Does statement: 'Existence of non measurable set' consistent with ZF theory. or if I throw Axiom of choice from ZFC theory. Can I prove or disprove existence of a countably additive measure function on all subsets of R which is translation invariant and in which measure of interval is equal to length of interval.


1 Answer 1


No. It most certainly does not.

This would mean that the fact there are non-measurable sets is equivalent to the axiom of choice. This cannot possibly be true. Measures live on $\Bbb R$. That's an extremely localized set. The axiom of choice affects the entire universe of sets.

Not to mention that the existence of non-measurable sets can be proved (independently) from $\sf DC+\aleph_1\leq2^{\aleph_0}$, $\sf BPI$, The axiom of choice for family of pairs, Banach-Tarski paradox, existence of free ultrafilters on $\omega$, Hahn-Banach theorem, and more and more. You can find some nice diagrams in Herrlich's book The Axiom of Choice.

Beyond that lies another point. While Solovay proved that it is consistent that every set is Lebesgue measurable, this proof requires the existence of an inaccessible cardinal, and as Shelah showed later on, this requirement is really needed (we can remove it, but then we have to give up sigma additivity).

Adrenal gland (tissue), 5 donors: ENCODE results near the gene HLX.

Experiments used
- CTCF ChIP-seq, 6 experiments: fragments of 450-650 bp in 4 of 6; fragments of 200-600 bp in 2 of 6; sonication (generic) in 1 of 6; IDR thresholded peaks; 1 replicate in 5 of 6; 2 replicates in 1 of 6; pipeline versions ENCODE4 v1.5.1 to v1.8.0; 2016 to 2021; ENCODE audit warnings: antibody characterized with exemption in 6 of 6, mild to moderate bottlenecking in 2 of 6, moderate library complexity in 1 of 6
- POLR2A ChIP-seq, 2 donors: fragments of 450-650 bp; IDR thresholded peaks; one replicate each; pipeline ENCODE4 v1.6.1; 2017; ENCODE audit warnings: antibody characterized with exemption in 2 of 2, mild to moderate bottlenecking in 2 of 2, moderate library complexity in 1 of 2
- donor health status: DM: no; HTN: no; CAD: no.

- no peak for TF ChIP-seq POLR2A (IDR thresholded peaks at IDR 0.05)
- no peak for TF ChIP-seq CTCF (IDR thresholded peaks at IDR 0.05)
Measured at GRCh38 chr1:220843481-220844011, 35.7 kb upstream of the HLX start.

1. Robert M. Solovay, A model of set-theory in which every set of reals is Lebesgue measurable, Ann. of Math. (2) 92 (1970), 1--56.

  2. Saharon Shelah, Can you take Solovay’s inaccessible away?, Israel J. Math. 48 (1984), no. 1, 1--47.

  3. Horst Herrlich, The Axiom of Choice, Springer Lecture Notes in Mathematics 1876 (2006).

  • $\begingroup$ Can you please help me finding second paper. i am unable to find it. $\endgroup$
    – Sushil
    Sep 13, 2014 at 11:04
  • $\begingroup$ What do you mean? There's a link in the reference. $\endgroup$
    – Asaf Karagila
    Sep 13, 2014 at 11:05
  • $\begingroup$ Ya but I am unable to find soft copy of this. Would I have to buy this paper to read it? $\endgroup$
    – Sushil
    Sep 13, 2014 at 11:07
  • $\begingroup$ Try accessing the paper through the university computers. $\endgroup$
    – Asaf Karagila
    Sep 13, 2014 at 11:12
  • $\begingroup$ I am using university computer. Can you please just send me link if you are able to find it so that I can also try accessing it? $\endgroup$
    – Sushil
    Sep 13, 2014 at 11:14

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